While in college, I once rode in a friend’s old, windowless van. It had a hole in the floorboard, next to an exhaust pipe that spewed its fumes into the cabin. After I got out, every inch of me—my clothes, my hair, my skin—smelled as if I’d been hickory smoked, as though I were a slab of brisket in Texas, except with a big smear of 10w30 oil. I had flashbacks of that ride as I ate Skyloft’s barbecue. It is, without question, the smokiest plate of meat I’ve ever tasted. Hours after consuming it, my burps reeked of its bitter smoke. I could smell it in my nostrils. I felt it coming out of my pores. It haunted me the rest of that afternoon as if I were possessed by the ghost of hickories past.
Every molecule of the baby back ribs, every slice of the brisket, even the herb-crusted half-chicken Skyloft serves were so completely saturated with smoke that the glaze slathered on the ribs and the au jus dip for the brisket barely registered. If some readjustment to its barbecue is due, it’s because Skyloft is new. For now, the restaurant doesn’t even have a sign, just two flapping banners above the one for Tommy Bahama on the outside of Laguna Beach’s historic Heisler building.
You get the feeling that when Mozambique owner Ivan Spiers secured the lease on this space that was once Rock’N Fish, the first thing he saw was the potential of its rooftop deck. He most likely envisioned the bar he’d set up there, the views of the sunset over Main Beach, his customers clinking cocktail glasses under the stars. The thought of what kind of food he’d serve here, I imagine, came later.
But Spiers is right to have coveted the space. The city approved Rock’N Fish’s plans for Laguna Beach’s first rooftop deck, but the seafood restaurant never got around to implementing it before it shuttered in late 2014. Now that it’s open as Skyloft, you should insist on a seat up top. With soaring vantage points, you see it all: waves crashing on sand, the surrounding hills and the pedestrian bustle of PCH. But even without the deck, Skyloft is already sprawling. Its second floor is a maze of rooms that includes a bar, a private dining area, a second dining room and a lit stage with instruments for nightly live music acts. But as the sun sets, the second floor is deserted. Everyone who comes to Skyloft wants to be on that deck—and not necessarily to eat barbecue.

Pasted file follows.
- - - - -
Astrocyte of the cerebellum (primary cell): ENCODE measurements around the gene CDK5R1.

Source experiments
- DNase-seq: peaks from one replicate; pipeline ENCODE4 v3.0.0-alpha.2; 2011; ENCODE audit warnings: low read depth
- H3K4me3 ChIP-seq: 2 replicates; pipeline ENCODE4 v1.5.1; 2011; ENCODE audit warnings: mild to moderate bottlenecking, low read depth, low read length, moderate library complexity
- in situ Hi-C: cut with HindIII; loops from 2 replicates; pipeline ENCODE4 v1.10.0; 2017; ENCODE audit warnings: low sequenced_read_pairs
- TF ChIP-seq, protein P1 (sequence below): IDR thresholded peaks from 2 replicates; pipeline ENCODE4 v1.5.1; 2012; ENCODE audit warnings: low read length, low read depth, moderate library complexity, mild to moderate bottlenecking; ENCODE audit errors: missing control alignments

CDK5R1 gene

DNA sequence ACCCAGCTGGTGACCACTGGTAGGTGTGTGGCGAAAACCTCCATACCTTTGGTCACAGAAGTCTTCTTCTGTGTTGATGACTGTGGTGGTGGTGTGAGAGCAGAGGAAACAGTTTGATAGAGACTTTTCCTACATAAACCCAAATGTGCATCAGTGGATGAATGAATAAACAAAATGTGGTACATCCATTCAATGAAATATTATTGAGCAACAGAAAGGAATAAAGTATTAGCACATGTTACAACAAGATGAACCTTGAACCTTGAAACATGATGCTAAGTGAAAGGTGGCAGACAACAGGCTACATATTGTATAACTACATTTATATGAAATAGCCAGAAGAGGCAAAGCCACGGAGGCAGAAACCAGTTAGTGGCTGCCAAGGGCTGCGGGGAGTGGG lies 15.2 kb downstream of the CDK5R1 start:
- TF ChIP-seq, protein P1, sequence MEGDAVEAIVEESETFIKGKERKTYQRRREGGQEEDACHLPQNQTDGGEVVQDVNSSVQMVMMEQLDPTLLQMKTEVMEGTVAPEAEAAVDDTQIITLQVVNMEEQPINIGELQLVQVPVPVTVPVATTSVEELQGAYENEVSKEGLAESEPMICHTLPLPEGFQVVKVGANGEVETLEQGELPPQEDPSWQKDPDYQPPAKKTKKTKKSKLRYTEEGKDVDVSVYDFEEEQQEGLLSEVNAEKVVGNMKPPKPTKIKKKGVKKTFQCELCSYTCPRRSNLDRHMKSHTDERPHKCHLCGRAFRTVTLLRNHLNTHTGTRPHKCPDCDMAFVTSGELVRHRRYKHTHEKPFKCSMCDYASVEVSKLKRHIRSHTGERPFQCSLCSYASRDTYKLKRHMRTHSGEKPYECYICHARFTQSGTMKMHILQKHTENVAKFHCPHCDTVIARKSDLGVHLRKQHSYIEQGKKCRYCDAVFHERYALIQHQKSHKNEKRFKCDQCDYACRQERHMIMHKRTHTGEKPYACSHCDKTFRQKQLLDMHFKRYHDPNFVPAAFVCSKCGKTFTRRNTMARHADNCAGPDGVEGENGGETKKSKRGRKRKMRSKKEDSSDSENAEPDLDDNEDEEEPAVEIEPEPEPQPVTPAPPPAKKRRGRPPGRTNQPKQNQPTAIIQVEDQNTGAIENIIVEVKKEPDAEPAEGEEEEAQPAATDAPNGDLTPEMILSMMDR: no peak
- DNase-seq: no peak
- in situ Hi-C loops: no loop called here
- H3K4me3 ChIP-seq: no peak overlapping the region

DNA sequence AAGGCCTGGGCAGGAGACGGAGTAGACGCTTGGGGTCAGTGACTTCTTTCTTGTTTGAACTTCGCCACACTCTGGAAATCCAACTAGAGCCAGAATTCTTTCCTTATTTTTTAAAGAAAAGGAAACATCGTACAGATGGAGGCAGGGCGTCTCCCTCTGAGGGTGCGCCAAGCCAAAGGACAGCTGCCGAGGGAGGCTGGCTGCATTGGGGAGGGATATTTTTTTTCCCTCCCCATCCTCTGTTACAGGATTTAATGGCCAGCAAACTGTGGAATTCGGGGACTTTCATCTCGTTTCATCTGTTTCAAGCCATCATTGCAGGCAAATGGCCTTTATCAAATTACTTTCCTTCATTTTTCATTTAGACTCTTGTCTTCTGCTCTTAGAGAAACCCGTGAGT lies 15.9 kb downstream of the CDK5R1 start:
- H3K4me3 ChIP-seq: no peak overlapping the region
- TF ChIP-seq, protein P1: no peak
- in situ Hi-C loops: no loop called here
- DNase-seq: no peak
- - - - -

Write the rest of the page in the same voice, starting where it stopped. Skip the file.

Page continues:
Burgers and club sandwiches, three-tiered things cut into fourths that come in either turkey or tri-tip, seem to be the most popular items. I tried the cheeseburger on my second visit, and I realized then it was the perfect food to eat on the rooftop. Unlike with the ribs, I didn’t have to divert my attention from the vistas as I ate. Despite its size, the sturdy bun contained everything stuffed inside it snugly without any seepage of sauce or juice.
It was one of the neatest burgers I’ve encountered. The thick, loosely packed, half-pound patty was seared to a lovely crust with just enough tomato, lettuce, garlic mayo and red onion to counteract its beefiness. And it came with fries covered by a little bit of batter—my favorite kind. It was also on that second visit that I tried the better rendition of baby backs, the Firecracker Ribs, an appetizer that has the same smoky bones cut into individual portions, deep-fried, then shellacked in a sticky-sweet, tangy, spicy sauce that manages to finally balance out the smoke.
Skyloft offers other vaguely Southern-styled items, including tiny hockey pucks of cornbread studded with bits of corn kernels and jalapeños, as well as a version of gumbo that’s less hearty stew and more light soup. But I liked how the rice absorbed the gently spiced broth, turning the gumbo into a warm bowl of snugly comfort food. And I could’ve eaten a dozen of the cornbread pucks despite the rock-hard ramekin of butter the kitchen neglected to soften.
But even considering all the barbecue and jambalaya, Skyloft is still a purely California construct, with kale in the Caesar salad and turkey in the chili. Its most inspired dish is a messy, tempura-covered halved avocado that’s topped with shrimp, crawfish tails, sweet corn relish and a zigzag of Cajun aioli—an appetizer that tastes less Southern and more Southern Californian, especially when you eat it on that rooftop bar at sunset, surrounded by the Laguna glitterati.
Skyloft, 422 S. Coast Hwy., Laguna Beach, (949) 715-1550; skyloftoc.com. Open daily, 11 a.m.-1 a.m. Dinner for two, $30-$50, food only. Full bar.
Before becoming an award-winning restaurant critic for OC Weekly in 2007, Edwin Goei went by the alias “elmomonster” on his blog Monster Munching, in which he once wrote a whole review in haiku.